The Florida State basketball team entered Saturday with a less-than-stellar 0-2 ACC record and a looming matchup with the Miami Hurricanes, a veteran-laden squad which had jumped out to a 12-1 record and No. 12 ranking in the top 25. It was evident coming into the game that the Seminoles would need an impressive all-around performance to compete with a talented UM team in their house. Instead, the 'Noles struggled with shooting, ball security, and elsewhere, falling 72-59 and starting ACC play 0-3 for the first time since the 2006-2007 season.
The most disappointing aspect of the Seminoles' performance could be that some undesirable trends seem to have arisen. They were plagued by many of the same issues that doomed them in their first two conference games.
The first of these trends was a slow offensive start. Florida State started the game 1-9 from the floor, spotting Miami a 10-2 lead, and had to play from behind for the third time in as many conference games. From there, FSU was able to cut into the lead, making it a one-possession game on three separate occasions, but failed to bring it all the way back, never leading or even tying the game.
This has been another trend of Florida State's early conference play and can likely be attributed to the slow starts. In all three conference games, the Seminoles have erased the early hole they put themselves in before allowing a run that put the opposing team right back in the driver's seat, which proved to be the difference in each of those games. Against Clemson, Florida State evened the score at 54 with just over eight minutes left before allowing the Tigers to go on a 14-5 run that put them in control. The same was true against UNC when the Tarheels sparked a 17-6 run after Florida State cut their lead to two in the second half. This happened for the third time in as many games on Saturday when the 'Canes went on a eerily similar 19-7 run immediately after FSU made it a one-possession game early in the second half.
An additional reason why Florida State never seemed fully competitive in Saturday's loss was lackluster performances from their freshmen phenoms, Bacon and Beasley. Those two combined to shoot 9-28 (32.4%) from the floor. However, their stats only tell half the story. The other, less forgivable half of the story was their questionable shot selection. The freshmen regularly drove into the lane and put up heavily contested, low-percentage shots when they had a teammate with a significantly better shot opportunity. These issues were compounded by the fact that this lackluster shot selection spread like wildfire to the rest of the team, making the comeback that FSU was attempting nearly impossible. Thankfully, this has not yet established itself as a trend for the Seminoles. If it does, it may well doom their season.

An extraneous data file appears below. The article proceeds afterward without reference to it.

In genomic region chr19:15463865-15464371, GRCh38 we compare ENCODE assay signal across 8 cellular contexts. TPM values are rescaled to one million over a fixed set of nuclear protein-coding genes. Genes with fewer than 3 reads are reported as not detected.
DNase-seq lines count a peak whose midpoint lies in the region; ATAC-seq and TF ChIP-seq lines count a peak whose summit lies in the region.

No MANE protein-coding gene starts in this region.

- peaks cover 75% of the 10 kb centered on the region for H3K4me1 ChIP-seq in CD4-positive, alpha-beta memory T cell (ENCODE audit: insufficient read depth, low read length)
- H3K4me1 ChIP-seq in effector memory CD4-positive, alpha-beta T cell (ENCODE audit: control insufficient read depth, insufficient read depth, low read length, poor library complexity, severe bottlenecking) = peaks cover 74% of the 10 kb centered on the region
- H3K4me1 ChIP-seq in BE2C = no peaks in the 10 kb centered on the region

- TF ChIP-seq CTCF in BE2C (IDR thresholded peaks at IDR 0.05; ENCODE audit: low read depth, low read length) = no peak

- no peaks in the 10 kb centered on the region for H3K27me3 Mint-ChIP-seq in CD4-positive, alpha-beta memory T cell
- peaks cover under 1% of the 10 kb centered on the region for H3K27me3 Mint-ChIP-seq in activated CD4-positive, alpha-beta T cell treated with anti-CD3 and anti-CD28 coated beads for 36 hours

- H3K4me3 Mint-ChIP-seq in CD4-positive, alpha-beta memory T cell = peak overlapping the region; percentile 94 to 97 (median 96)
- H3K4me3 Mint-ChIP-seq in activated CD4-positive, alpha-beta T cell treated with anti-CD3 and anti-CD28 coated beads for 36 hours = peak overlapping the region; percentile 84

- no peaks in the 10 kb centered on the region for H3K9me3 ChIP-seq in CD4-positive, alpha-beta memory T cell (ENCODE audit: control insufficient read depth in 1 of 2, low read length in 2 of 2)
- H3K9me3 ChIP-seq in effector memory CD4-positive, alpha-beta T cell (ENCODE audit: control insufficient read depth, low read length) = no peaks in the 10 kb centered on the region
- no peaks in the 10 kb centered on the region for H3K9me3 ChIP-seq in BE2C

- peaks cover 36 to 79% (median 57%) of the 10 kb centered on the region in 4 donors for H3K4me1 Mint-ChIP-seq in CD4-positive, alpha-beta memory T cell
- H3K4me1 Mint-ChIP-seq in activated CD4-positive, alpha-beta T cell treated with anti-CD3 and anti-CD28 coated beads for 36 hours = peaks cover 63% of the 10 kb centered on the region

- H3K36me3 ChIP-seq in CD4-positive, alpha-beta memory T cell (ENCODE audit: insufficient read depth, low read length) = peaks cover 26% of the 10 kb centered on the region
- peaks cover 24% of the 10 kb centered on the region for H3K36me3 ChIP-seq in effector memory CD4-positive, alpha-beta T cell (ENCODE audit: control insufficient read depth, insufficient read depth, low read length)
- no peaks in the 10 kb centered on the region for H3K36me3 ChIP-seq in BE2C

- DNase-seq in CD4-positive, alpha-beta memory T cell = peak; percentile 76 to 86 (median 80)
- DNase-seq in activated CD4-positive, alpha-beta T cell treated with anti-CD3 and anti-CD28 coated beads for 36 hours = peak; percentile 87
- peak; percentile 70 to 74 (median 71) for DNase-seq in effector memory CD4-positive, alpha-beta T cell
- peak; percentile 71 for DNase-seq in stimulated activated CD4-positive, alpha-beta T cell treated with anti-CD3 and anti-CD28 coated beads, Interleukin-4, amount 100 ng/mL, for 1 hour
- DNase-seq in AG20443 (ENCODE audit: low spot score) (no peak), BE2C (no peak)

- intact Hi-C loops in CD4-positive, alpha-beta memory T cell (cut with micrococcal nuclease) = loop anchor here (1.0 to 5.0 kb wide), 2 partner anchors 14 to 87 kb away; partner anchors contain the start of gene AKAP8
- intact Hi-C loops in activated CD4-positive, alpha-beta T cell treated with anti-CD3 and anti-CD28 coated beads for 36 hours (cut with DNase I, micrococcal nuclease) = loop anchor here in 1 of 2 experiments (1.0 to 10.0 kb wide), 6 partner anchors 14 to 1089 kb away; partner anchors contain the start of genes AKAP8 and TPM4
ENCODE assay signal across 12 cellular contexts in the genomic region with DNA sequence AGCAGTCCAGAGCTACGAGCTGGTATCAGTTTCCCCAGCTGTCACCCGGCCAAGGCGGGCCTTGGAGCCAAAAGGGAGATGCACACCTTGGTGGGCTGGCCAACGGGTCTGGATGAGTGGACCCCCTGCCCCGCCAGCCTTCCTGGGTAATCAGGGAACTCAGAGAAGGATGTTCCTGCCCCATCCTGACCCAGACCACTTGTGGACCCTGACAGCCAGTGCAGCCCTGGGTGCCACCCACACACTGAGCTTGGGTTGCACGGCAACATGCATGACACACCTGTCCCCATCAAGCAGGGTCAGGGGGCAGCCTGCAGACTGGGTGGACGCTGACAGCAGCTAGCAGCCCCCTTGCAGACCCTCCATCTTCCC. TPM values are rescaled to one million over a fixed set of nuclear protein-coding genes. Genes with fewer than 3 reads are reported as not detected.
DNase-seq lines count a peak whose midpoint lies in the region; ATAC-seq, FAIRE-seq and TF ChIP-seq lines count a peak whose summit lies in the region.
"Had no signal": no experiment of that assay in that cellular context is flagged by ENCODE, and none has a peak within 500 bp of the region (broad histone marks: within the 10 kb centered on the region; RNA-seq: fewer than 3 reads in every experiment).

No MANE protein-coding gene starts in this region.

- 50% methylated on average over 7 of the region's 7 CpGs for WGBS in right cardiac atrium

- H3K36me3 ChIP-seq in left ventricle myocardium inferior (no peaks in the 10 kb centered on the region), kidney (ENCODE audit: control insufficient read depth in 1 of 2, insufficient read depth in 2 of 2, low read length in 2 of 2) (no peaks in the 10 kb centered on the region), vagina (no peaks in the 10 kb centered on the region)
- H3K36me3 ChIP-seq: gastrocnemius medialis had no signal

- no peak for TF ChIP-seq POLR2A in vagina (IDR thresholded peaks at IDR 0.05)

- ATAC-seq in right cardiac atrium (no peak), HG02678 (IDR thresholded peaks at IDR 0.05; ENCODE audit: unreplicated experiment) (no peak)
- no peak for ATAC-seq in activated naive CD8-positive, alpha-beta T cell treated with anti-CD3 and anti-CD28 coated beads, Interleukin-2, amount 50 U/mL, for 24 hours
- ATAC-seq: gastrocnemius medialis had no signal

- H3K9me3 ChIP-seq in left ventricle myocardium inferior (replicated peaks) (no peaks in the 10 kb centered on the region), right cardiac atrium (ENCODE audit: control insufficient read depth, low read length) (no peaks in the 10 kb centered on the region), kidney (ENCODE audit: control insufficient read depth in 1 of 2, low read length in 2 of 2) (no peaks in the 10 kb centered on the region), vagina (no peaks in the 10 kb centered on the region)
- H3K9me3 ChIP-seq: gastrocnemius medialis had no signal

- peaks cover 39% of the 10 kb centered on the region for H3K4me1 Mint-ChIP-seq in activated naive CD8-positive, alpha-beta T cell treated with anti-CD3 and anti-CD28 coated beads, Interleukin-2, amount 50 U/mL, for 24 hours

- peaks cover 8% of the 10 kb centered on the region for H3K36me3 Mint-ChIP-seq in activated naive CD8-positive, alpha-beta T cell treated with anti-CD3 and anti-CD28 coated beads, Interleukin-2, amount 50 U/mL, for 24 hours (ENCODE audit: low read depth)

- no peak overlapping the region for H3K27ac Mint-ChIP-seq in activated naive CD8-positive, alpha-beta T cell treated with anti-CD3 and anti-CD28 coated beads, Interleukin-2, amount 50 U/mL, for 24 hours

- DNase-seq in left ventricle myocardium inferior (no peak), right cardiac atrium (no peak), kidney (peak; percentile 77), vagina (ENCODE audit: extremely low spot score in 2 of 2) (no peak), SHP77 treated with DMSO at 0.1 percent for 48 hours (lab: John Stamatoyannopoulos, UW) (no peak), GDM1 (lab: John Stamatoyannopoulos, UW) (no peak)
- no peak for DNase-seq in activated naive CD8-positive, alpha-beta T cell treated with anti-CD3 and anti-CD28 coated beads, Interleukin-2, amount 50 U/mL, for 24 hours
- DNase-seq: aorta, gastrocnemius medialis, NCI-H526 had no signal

When aiming to reduce a deficit and/or upset a ranked team on the road, productive perimeter shooting is a near necessity. Unluckily for Florida State, they finished a miserable 2-19 (10.5%) from outside the arc. All the usual contributors from outside were off their game. Devin Bookert and Dwayne Bacon hit the Seminoles' only three pointers and did that on three and four attempts, respectively. The usually-consistent Malik Beasley was 0-4 from the perimeter and Xavier Rathan-Mayes, who almost singlehandedly led the 'Noles to a win at Miami last season on 6-11 from outside the arc, was 0-3.
FSU had a period of dismal outside shooting in non-conference play before shooting a respectable 15-41 (36.6%) in the losses to Clemson and UNC. As such, whether the dismal three-point performance against Miami was an anomaly or the beginning of another downward trend is still up in the air.
In an effort to try something new, Florida State coach Leonard Hamilton spent the majority of the game in a new 2-3 zone defensive scheme. Although this proved successful at times, there were also moments where multiple defenders looked like they had no clue what they were doing. The mixture of a young team still learning how to defend at the collegiate level and a new defensive scheme that they had not previously used proved too much for Florida State and the growing pains were very evident at moments as the Hurricanes had a number of easy baskets in the paint. Miami also had many open looks from the perimeter but were often unable to take advantage, finishing 6-24 (25%) from outside, well below their season average of 38.4% from three-point range.
It wasn't all gloom and doom for Florida State though. One bright spot for the Seminoles in the loss to Miami was their improved rebounding. Fresh off a delightfully bad performance on the glass that saw them get outrebounded by UNC, 50-33, and allowed the Tarheels to corral 18 offensive rebounds, they held their own against the 'Canes, limiting UM to seven offensive rebounds. However, that number is misleading as four of those offensive boards were awarded in the box score as team offensive rebounds, meaning a shot was blocked out of bounds or something similar. As such, Miami only managed three true offensive rebounds, a vast improvement from earlier this week against North Carolina. This showed that, going forward, there is still hope in the frontcourt, even after the announcement that Phil Cofer is out for the season.
With FSU opening ACC play 0-3 for the first time in nearly a decade and some negative trends beginning to develop during the toughest stretch of their season, there's no denying that these next few games are crucial for the Seminoles. This young team, which has looked very much the part over the past week, has some work to do if they have aspirations of returning this program to the NCAA Tournament.